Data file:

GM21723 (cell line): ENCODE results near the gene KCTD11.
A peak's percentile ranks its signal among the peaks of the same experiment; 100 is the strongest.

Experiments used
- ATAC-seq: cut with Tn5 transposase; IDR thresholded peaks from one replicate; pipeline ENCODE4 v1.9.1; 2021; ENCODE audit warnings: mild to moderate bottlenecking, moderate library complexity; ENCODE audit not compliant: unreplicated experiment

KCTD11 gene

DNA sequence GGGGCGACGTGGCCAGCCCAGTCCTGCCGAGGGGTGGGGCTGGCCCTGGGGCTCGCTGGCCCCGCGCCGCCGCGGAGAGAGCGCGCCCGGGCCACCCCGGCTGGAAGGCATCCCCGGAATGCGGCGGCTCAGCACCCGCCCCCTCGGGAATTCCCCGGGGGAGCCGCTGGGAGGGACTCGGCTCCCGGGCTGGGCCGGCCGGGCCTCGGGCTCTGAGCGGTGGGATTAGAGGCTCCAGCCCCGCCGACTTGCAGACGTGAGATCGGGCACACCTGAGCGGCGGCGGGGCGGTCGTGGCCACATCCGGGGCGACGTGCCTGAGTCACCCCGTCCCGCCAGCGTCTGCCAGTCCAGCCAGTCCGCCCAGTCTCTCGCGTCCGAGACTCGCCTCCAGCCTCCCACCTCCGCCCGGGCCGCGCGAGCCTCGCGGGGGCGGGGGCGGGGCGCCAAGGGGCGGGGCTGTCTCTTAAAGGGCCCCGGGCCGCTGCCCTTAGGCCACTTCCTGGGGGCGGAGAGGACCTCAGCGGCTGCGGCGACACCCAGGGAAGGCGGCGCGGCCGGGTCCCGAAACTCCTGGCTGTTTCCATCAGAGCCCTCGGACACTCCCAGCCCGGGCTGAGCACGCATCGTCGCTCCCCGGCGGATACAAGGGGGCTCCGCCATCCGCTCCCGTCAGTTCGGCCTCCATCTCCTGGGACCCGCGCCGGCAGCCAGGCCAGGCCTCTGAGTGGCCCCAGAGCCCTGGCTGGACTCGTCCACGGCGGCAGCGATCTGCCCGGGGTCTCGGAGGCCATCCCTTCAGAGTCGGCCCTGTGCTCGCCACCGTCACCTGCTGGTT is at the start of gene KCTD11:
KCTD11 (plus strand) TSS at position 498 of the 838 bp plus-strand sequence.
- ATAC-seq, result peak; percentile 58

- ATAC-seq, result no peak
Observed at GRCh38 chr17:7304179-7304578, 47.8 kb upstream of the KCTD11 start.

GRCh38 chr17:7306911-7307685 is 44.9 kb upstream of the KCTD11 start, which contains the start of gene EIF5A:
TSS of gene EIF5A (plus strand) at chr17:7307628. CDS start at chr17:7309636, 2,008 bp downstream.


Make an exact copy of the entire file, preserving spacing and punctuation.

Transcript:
GM21723 (cell line): ENCODE results near the gene KCTD11.
A peak's percentile ranks its signal among the peaks of the same experiment; 100 is the strongest.

Experiments used
- ATAC-seq: cut with Tn5 transposase; IDR thresholded peaks from one replicate; pipeline ENCODE4 v1.9.1; 2021; ENCODE audit warnings: mild to moderate bottlenecking, moderate library complexity; ENCODE audit not compliant: unreplicated experiment

KCTD11 gene

DNA sequence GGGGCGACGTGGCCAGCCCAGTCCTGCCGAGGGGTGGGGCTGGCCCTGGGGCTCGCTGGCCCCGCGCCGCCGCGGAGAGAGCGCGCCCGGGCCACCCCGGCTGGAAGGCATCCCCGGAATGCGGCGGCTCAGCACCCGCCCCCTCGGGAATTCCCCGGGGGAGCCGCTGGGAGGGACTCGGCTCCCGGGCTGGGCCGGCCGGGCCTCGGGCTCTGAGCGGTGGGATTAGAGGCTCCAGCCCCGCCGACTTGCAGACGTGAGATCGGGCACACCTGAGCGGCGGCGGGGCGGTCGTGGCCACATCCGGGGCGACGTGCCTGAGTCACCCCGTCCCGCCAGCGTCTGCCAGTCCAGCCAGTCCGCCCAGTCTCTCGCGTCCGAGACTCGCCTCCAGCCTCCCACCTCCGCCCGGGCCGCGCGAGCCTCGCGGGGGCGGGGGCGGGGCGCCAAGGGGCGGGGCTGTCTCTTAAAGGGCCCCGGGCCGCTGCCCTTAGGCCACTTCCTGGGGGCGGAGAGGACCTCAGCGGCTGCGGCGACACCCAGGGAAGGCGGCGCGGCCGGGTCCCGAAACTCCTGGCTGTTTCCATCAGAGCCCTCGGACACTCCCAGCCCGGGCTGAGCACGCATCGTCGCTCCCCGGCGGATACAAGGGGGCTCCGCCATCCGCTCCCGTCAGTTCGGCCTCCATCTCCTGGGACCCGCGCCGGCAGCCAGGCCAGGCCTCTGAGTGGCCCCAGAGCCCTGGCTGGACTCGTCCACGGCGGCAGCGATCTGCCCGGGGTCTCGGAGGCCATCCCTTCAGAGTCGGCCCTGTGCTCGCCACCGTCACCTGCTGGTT is at the start of gene KCTD11:
KCTD11 (plus strand) TSS at position 498 of the 838 bp plus-strand sequence.
- ATAC-seq, result peak; percentile 58

- ATAC-seq, result no peak
Observed at GRCh38 chr17:7304179-7304578, 47.8 kb upstream of the KCTD11 start.

GRCh38 chr17:7306911-7307685 is 44.9 kb upstream of the KCTD11 start, which contains the start of gene EIF5A:
TSS of gene EIF5A (plus strand) at chr17:7307628. CDS start at chr17:7309636, 2,008 bp downstream.